Recovery

Desert Storm Knocks Out Power

By Derrill Holly | ECT Staff Writer Published: August 20th, 2012

A severe thunderstorm that blew in from the desert ripped through part of the service territory of an Arizona electric cooperative, knocking out power to nearly 3,900 consumer-members.

A Mohave Electric Cooperative crew replaces one of 15 poles broken in an Aug. 9 thunderstorm. (Photo By: Mohave EC)

A Mohave Electric Cooperative crew replaces one of 15 poles broken in an Aug. 9 thunderstorm. (Photo By: Mohave EC)

The storm’s high winds were strong enough to break 15 poles, tearing down a portion of the Mohave Electric Cooperative’s distribution system, sending a tangle of power lines crashing down along a major thoroughfare, Aug 9.

“This was a thunderstorm with rain, lightning activity and severely high winds,” said Peggy Gillman, manager of public affairs and energy services for the Bullhead City-based co-op.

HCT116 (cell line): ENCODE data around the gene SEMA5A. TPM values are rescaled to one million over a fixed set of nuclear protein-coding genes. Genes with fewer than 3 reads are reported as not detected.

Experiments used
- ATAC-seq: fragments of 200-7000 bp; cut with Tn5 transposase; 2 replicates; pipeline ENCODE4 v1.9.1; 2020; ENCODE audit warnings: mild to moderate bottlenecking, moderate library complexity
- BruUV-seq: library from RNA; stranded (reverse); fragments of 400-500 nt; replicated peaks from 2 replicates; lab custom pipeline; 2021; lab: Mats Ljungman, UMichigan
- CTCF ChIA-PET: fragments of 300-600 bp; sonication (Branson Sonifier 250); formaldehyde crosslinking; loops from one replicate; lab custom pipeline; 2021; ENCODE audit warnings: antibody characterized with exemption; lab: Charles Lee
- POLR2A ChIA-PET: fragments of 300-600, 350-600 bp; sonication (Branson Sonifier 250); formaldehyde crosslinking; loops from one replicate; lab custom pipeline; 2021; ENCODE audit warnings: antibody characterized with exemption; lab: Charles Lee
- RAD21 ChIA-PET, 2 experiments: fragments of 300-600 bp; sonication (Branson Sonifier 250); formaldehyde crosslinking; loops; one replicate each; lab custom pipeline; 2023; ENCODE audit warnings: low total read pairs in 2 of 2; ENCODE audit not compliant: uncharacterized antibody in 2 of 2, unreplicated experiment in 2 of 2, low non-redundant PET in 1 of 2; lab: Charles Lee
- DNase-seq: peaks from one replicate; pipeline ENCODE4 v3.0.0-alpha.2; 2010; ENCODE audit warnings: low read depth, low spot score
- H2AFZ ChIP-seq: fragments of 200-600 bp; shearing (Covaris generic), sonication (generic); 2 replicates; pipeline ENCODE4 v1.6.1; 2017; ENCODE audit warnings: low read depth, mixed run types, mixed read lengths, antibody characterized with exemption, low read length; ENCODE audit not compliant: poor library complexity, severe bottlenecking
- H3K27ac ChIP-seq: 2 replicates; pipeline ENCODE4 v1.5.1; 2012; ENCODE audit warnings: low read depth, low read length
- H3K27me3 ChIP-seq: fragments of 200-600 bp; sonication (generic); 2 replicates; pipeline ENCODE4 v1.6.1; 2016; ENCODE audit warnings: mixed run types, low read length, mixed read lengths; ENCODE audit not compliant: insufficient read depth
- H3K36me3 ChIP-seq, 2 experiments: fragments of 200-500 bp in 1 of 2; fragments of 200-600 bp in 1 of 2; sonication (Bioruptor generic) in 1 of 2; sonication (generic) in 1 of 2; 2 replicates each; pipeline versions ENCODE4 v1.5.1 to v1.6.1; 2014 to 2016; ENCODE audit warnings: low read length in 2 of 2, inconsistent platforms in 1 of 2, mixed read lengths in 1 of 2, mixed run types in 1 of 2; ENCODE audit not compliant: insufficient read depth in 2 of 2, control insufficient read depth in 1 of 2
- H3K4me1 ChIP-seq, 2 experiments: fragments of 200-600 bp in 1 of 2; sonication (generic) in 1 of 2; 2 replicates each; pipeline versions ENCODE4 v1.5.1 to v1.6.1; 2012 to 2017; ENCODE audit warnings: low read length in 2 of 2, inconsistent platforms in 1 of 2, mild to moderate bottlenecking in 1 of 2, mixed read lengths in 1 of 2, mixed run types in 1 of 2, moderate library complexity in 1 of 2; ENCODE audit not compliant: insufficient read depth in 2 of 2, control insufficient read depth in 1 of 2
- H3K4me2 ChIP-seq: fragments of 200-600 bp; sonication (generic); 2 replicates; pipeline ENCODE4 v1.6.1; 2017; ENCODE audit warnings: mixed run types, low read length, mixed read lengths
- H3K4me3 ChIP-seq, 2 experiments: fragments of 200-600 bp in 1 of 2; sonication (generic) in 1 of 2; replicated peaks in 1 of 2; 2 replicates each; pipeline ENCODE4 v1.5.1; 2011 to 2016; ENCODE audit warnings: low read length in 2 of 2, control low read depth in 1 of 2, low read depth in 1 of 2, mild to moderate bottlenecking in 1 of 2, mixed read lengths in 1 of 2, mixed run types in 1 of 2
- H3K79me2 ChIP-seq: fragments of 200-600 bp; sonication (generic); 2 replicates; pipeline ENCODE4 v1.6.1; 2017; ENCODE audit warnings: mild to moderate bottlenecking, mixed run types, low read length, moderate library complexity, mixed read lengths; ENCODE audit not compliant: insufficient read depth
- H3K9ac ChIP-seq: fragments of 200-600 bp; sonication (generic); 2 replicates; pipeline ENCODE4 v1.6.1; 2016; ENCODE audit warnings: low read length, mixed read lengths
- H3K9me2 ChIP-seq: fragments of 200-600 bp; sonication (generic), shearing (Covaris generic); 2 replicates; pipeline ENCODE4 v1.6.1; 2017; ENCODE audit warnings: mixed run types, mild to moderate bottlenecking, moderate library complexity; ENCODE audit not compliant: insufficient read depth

“We’ve heard reports that winds were gusting to 65 or 70 mph.”

By the time the winds subsided, power to residential and commercial accounts along one of the city’s major corridors was out. There were also scattered outages reported in other areas of the co-op’s 1,300 square-mile service territory.

“Many of the other outages occurred south of Bullhead City in the Mohave Valley area,” Gillman said. “In those cases, the outages were caused by wind-blown debris flying into the lines.”

The co-op dispatched line crews and restored service to about 3,700 meters within three hours, and the rest were back the next morning.

While Arizona is not known for tall trees, it is known for monsoonal weather activity and severe thunderstorms during the summer months.

Palm trees prop up a de-energized co-op distribution line after a severe thunderstorm. (Photo By: Mohave EC)

Palm trees prop up a de-energized co-op distribution line after a severe thunderstorm. (Photo By: Mohave EC)

The co-op lost 23 poles during a severe storm that hit its service territory, July 14. A microburst of high winds knocked out power to a 69-kilovolt sub-transmission line, affecting 6,634 meters in the Mohave Valley, Gillman said.

“Twenty-two wooden transmission poles and one concrete pole came down. We rerouted power to restore service and we’re in the process of making permanent repairs.”

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